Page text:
I wanted to experience through her how she brought these two halves of her life, marriage and widowhood, together. How did she see them; first with one eye closed and then with the other? Like every person suffering the death of a loved one, she learns while grieving.
It seems to me that Jesus learns this too, that his confidence on Wednesday ebbs into grief on Sunday. No matter how we prepare, the death of one we love is a gut-punch.
Jesus stands before the tomb and weeps for his friend, already four days dead. He weeps for all humans who die and are dying. And he weeps for himself, for his own dying, which he knows is up ahead. He has meditated on his coming death since Lucifer promised him he wouldn’t die. He knows it will be public, violent, and humiliating. Raising Lazarus will be the last straw. The machinery to kill Jesus will whir into action.
If Jesus raised Lazarus, why can’t he prevent the COVID-19 victims from dying? Wrong question.
Raising Lazarus is a sign of wonders to come. Jesus does it as a warning and a blessing. In John’s Gospel, Jesus heals, forgives sins, feeds thousands—all signs that we might believe that God sent him. The raising of Lazarus is a sign too, a sign that death will one day be vanquished. It is a test case, a finger pointing to the moon, a “first-fruits” as the Bible says.
Do you wonder what Lazarus was thinking when consciousness returned? As a dream fragments on waking, slipping through our fingers as light and sound envelop us, so he must have struggled at first in panic when he found himself bound in a winding-sheet. Then he is surrounded by faces—his sisters, Jesus, his neighbors and friends. He is confused, somewhat embarrassed, but he cannot prevent the upsurge of surprise and relief and then joy unabated. When our loved ones die, when we are dying, Lazarus is a living pledge of wonders still to come.
“This is the heart of this story: the essence of all things became part of existence—subject to change, decay, and death, just like us.”7 As much as the die is cast and his fate is sealed, Jesus sees beyond his own death. He bows his head and weeps again for relief, gratitude, love abounding.
“Here we discover the answer to perhaps the biggest question of all: why is there something rather than nothing? The answer is, because essence—or God, as we usually say—always intended to be our companion, to be with us . . . Jesus is the whole meaning and purpose for existence in the first place. Jesus is the reason we exist.”8
Agnostic as to the how, of the resurrection, I am all in for the why: it is God’s way of making sure we’ll be with him forever. And although my imagination bleeds out when I think about the afterlife, I’m going on record to say it will be a feast for the senses and a jolt to the mind. To say nothing of love and friendship. And when dying inevitably comes between us and this Narnia, God will see us through it with equanimity.
Levertov, Denise. “Of Being,” in The Stream and the Sapphire: Selected Poems on Religious Themes, New York: New Directions, 1997, p. 5. ↩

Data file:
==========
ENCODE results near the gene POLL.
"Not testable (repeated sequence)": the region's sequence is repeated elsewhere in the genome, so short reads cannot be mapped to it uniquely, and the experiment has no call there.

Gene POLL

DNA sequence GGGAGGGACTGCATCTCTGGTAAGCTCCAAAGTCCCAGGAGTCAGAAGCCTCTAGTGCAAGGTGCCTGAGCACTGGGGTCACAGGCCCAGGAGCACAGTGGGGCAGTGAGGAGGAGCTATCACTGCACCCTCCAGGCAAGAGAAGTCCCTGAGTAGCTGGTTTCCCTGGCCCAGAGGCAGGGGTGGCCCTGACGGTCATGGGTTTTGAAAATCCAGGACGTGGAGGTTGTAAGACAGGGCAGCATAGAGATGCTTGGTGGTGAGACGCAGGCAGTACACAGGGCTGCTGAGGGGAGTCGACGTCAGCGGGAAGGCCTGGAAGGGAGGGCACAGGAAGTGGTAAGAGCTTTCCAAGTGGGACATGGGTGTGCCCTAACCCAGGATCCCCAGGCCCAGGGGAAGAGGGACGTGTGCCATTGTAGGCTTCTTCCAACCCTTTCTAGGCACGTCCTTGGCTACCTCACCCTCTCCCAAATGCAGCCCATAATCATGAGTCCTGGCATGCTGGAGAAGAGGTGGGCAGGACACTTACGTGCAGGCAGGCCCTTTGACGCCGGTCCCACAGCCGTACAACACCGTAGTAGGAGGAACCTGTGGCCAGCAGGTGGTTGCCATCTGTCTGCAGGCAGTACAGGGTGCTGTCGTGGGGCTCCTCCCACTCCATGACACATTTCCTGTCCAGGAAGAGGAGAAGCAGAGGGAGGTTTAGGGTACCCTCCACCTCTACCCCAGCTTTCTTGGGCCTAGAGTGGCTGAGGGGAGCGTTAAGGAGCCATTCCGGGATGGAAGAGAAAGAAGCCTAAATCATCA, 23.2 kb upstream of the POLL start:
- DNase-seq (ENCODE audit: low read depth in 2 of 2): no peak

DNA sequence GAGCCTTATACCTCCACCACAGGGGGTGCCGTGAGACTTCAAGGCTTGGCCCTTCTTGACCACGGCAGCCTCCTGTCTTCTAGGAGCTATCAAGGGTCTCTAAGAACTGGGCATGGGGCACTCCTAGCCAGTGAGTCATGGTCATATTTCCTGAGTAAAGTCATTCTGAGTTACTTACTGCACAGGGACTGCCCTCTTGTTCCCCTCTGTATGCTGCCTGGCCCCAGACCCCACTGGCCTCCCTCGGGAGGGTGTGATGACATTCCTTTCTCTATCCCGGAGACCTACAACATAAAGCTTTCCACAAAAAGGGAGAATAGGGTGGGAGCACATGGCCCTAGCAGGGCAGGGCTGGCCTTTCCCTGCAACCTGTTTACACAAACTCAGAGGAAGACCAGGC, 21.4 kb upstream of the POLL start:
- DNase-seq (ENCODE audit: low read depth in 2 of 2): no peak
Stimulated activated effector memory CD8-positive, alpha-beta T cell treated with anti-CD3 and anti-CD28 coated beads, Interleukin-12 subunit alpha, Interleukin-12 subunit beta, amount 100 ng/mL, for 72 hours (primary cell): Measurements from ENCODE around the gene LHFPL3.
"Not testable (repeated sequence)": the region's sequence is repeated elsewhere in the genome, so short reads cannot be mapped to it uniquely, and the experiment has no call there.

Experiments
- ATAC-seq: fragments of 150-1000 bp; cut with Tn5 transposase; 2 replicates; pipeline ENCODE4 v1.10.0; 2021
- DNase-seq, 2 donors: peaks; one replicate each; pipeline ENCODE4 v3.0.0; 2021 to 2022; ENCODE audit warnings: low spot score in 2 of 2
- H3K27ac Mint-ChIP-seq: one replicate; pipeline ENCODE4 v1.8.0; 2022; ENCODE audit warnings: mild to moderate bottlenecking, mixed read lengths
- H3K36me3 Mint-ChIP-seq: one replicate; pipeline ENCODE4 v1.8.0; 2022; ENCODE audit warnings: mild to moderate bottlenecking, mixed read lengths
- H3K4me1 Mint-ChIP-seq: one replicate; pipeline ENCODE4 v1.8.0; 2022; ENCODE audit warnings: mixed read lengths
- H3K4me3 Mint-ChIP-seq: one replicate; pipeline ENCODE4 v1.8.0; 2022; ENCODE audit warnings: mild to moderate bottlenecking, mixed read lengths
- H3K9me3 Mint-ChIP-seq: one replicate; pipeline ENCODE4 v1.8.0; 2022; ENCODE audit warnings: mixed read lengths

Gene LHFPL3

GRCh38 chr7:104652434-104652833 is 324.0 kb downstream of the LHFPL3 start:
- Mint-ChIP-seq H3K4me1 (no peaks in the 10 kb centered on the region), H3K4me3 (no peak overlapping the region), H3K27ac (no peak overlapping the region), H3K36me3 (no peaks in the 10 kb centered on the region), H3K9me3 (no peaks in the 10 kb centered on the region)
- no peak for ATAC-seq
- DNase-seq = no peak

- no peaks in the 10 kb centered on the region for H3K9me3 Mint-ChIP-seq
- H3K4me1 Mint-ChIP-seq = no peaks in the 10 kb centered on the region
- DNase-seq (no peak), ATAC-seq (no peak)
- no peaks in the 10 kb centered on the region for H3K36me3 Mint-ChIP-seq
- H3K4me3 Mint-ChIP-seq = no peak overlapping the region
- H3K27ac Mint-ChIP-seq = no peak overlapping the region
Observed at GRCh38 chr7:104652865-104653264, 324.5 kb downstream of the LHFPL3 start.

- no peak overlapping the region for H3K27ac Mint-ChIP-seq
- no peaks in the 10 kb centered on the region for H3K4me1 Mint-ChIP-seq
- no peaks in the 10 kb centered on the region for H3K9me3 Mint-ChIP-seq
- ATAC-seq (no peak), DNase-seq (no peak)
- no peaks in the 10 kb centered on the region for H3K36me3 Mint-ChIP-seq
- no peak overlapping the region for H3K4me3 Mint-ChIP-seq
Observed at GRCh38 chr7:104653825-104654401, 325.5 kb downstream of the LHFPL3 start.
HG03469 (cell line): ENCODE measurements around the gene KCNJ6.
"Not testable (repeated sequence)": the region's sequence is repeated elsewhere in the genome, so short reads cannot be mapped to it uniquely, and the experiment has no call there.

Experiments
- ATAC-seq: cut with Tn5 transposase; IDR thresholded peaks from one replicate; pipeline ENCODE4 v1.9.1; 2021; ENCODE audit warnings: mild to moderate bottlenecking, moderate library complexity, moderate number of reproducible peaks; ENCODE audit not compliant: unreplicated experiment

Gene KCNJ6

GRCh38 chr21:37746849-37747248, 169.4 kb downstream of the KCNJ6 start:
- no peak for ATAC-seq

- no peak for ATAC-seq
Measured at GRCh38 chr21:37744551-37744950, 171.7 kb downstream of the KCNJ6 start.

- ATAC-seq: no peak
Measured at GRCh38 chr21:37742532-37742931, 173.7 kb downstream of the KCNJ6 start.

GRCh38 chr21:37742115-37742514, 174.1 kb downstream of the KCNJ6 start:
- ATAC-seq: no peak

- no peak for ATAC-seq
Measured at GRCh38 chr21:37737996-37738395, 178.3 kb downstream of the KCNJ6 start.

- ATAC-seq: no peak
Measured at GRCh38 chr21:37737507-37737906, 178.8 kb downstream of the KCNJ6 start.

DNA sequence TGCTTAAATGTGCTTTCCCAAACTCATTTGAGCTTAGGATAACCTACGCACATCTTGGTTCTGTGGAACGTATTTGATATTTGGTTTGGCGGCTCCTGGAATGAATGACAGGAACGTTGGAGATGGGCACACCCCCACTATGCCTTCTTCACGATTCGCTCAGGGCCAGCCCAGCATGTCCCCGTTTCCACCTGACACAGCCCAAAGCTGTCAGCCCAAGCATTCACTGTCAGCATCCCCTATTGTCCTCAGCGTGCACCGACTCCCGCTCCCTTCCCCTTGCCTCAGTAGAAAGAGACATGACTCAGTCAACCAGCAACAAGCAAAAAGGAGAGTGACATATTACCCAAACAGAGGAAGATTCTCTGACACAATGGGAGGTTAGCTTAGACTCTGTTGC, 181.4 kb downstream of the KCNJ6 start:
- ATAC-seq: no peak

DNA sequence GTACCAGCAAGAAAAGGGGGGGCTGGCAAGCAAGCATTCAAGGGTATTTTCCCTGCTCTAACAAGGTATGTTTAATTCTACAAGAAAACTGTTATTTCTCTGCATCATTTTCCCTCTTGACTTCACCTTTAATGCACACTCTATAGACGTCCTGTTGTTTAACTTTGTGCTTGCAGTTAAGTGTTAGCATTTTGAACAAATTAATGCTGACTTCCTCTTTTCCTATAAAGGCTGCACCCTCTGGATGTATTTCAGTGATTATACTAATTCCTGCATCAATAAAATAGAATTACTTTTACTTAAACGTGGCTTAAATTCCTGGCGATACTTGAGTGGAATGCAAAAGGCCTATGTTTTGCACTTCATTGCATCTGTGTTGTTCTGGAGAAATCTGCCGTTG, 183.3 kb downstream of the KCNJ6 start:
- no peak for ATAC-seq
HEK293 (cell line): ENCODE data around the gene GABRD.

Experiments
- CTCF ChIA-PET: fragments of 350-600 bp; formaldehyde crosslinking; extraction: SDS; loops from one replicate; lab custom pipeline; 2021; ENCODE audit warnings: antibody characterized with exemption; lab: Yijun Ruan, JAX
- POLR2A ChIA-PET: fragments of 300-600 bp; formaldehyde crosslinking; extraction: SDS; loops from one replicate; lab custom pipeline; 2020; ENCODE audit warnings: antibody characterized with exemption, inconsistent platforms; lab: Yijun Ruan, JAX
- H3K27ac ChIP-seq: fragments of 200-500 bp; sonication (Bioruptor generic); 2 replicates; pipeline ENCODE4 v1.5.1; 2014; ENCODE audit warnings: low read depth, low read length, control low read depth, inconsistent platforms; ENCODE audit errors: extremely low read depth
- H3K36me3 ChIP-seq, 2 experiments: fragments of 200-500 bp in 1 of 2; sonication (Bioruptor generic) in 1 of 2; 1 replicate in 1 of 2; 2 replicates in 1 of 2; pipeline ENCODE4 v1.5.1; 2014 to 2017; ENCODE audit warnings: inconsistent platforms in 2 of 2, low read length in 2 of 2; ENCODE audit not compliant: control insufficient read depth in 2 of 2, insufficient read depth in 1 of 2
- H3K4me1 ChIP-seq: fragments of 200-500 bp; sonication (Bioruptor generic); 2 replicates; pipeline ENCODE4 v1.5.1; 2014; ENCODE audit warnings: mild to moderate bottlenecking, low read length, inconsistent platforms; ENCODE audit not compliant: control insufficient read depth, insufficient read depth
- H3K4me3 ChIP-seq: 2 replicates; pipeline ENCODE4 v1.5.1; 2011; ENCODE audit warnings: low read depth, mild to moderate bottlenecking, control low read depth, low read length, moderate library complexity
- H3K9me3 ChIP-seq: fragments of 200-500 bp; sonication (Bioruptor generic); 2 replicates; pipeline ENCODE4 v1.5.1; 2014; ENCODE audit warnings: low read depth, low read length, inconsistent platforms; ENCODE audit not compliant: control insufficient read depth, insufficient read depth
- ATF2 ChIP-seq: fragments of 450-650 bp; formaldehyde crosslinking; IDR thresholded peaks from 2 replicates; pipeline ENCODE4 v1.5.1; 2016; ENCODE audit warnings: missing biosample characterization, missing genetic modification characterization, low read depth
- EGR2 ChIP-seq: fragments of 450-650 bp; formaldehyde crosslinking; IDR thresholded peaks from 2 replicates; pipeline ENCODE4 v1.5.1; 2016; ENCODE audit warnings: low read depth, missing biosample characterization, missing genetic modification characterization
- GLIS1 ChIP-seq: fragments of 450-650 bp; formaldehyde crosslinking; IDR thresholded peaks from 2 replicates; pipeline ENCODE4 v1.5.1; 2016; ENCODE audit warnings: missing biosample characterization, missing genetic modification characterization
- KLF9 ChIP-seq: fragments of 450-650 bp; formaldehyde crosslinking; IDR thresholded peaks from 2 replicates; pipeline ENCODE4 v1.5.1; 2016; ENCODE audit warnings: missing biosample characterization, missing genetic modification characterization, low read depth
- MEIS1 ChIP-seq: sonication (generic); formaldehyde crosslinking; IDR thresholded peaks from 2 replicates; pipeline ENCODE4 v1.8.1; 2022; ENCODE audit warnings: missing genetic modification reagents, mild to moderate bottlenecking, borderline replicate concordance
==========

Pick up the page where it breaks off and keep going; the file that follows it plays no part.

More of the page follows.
One of the surprises of growing older is to realize, on days that are bright, cold, and clean, that we feel younger than we really are. I don’t mean how we measure the occasional absence of aches and pains, but rather the mental image of ourselves that we carry, as if our present self looked with affectionate amusement upon our younger self, dressed in raiment three decades back and striding purposefully into the day.
We might want to say to that younger self, “Be mindful; listen to the sound of your footfalls; be dazzled by the choreography of birds overhead; allow yourself a smile directed nowhere in particular. Consider generosity with your time.” This private image we regard subjectively, as if we are watching a group that includes our younger self.
When we are young we think we’ll live forever, but that’s a characterization that only the old make of the young. The young might think in the abstract about death now and then, but for the most part they are just getting on with life—as they should. Perhaps we older folk confuse their attention to the present and the near-future with indifference to the terminus point for all of us. There’s time enough to think about death, much more time than one so young would think.
But time runs on and we run to keep up and much of what we grasp about life is learned breathlessly as we run. In the midst of going to college, first real jobs, raising children, seeing our parents age and become infirm, divorces, loss of jobs, switching careers, and retirement—we may have our moments of reflection waiting out the light at the intersection. Or we may wake at four in the morning, trying to puzzle out the riddle of our lives.
For many, religion is what they turn to when suffering overwhelms. “Life is suffering,” said the Buddha, a simple statement of fact in his lexicon, and he went on to offer examples. Pain, obviously, was suffering, but so also could happiness be suffering, if by that we indulge in desire before arriving at it, and bitterness when it’s gone. It was not so much the particulars within the general condition, as it was the general condition itself.